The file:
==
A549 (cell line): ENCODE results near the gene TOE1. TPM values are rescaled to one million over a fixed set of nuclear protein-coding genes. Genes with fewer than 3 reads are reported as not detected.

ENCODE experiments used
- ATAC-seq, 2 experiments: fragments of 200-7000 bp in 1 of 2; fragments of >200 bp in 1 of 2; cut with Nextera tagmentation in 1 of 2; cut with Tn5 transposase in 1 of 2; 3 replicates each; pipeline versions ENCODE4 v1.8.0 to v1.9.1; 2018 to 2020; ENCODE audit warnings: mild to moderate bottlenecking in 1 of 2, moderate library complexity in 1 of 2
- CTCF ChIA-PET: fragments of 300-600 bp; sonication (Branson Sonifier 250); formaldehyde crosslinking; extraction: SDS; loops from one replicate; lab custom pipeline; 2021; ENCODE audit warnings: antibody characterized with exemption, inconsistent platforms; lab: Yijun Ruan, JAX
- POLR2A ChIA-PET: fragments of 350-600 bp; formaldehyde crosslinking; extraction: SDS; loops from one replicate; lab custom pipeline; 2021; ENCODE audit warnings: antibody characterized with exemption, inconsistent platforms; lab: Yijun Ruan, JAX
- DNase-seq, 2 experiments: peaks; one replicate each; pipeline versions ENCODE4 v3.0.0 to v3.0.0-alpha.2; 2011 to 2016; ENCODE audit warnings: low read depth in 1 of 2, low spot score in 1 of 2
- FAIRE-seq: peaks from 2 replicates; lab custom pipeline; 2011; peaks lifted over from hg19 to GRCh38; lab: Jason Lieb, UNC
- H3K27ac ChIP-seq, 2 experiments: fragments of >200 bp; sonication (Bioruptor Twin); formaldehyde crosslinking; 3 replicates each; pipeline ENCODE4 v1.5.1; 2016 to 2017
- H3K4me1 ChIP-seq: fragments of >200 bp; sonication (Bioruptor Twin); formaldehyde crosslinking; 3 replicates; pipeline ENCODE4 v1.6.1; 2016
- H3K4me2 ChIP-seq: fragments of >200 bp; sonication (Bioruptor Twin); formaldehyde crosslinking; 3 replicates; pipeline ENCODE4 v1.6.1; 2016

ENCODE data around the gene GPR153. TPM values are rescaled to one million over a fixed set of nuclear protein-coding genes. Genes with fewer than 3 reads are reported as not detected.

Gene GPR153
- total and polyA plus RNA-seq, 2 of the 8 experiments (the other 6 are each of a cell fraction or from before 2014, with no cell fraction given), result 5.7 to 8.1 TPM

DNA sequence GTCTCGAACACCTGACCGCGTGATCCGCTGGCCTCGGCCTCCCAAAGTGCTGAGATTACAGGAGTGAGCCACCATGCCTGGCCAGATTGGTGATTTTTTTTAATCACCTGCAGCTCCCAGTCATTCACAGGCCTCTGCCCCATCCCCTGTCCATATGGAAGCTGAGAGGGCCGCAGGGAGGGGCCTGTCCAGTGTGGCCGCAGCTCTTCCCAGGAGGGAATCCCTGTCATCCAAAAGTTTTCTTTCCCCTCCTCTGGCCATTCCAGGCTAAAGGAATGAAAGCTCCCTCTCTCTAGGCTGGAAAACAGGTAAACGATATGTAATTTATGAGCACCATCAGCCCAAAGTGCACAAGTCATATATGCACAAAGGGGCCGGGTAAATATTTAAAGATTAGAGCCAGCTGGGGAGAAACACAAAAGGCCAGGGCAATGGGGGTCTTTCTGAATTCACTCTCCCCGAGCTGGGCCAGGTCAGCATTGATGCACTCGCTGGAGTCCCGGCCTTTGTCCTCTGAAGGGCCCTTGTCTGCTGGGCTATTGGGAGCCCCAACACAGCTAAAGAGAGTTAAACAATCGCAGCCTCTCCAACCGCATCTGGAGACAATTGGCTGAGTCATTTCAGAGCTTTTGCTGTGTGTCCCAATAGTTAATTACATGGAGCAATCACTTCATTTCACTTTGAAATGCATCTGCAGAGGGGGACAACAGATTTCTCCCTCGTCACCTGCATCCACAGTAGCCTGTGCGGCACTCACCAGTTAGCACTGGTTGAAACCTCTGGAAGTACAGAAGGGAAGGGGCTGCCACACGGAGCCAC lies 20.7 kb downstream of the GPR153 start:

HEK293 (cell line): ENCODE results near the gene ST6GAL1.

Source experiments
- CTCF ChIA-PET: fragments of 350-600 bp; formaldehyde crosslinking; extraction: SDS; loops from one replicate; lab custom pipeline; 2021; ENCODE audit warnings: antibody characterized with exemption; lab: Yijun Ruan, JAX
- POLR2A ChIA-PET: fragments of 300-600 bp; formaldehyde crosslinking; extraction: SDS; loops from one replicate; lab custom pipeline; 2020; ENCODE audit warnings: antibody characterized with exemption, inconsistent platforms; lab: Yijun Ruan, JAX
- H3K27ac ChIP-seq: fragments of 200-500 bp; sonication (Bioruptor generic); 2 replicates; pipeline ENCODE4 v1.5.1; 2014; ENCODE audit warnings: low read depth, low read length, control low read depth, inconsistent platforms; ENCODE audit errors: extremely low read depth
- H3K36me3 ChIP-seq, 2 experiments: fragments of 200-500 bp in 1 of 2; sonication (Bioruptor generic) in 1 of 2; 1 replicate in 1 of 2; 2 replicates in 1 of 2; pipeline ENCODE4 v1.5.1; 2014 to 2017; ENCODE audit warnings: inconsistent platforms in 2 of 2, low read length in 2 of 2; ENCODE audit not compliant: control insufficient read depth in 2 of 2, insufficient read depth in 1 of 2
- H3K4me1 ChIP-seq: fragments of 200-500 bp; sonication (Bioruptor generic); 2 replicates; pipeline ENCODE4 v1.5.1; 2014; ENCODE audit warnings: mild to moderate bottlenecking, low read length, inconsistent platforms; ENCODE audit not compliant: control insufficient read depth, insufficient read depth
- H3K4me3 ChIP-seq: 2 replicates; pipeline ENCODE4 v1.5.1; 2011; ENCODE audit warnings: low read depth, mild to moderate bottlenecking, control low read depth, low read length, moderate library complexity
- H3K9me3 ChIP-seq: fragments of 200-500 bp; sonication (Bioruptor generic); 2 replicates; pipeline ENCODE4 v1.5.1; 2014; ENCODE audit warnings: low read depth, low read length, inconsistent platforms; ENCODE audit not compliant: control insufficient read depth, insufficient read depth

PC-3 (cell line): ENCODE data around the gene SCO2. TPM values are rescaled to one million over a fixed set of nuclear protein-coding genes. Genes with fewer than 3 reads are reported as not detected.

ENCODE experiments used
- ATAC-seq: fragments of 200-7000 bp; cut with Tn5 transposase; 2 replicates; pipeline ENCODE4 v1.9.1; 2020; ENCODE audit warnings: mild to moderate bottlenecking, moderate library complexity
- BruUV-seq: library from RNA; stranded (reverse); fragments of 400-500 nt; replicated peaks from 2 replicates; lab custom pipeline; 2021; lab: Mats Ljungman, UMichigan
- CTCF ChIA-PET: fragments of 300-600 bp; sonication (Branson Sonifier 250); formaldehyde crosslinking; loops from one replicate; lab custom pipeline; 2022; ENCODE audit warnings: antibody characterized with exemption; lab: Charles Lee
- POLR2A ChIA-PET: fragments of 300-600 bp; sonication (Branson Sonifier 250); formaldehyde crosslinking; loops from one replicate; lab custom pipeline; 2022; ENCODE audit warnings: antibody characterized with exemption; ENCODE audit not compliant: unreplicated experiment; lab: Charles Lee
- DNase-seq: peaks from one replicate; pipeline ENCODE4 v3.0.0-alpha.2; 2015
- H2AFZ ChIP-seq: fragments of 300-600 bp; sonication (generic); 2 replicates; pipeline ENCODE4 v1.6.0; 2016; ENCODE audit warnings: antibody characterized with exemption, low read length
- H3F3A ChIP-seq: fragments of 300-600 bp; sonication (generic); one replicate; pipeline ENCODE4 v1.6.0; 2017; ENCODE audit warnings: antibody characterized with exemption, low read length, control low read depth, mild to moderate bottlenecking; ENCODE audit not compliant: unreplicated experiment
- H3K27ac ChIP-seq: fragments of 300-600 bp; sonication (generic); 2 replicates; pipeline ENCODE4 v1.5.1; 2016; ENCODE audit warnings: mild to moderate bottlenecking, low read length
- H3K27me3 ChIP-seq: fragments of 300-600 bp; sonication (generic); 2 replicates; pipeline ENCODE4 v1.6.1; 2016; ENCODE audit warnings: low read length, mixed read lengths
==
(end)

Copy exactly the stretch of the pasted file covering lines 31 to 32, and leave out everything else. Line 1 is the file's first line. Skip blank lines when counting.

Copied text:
- H2AFZ ChIP-seq: fragments of 300-600 bp; sonication (generic); 2 replicates; pipeline ENCODE4 v1.6.0; 2016; ENCODE audit warnings: antibody characterized with exemption, low read length
- H3F3A ChIP-seq: fragments of 300-600 bp; sonication (generic); one replicate; pipeline ENCODE4 v1.6.0; 2017; ENCODE audit warnings: antibody characterized with exemption, low read length, control low read depth, mild to moderate bottlenecking; ENCODE audit not compliant: unreplicated experiment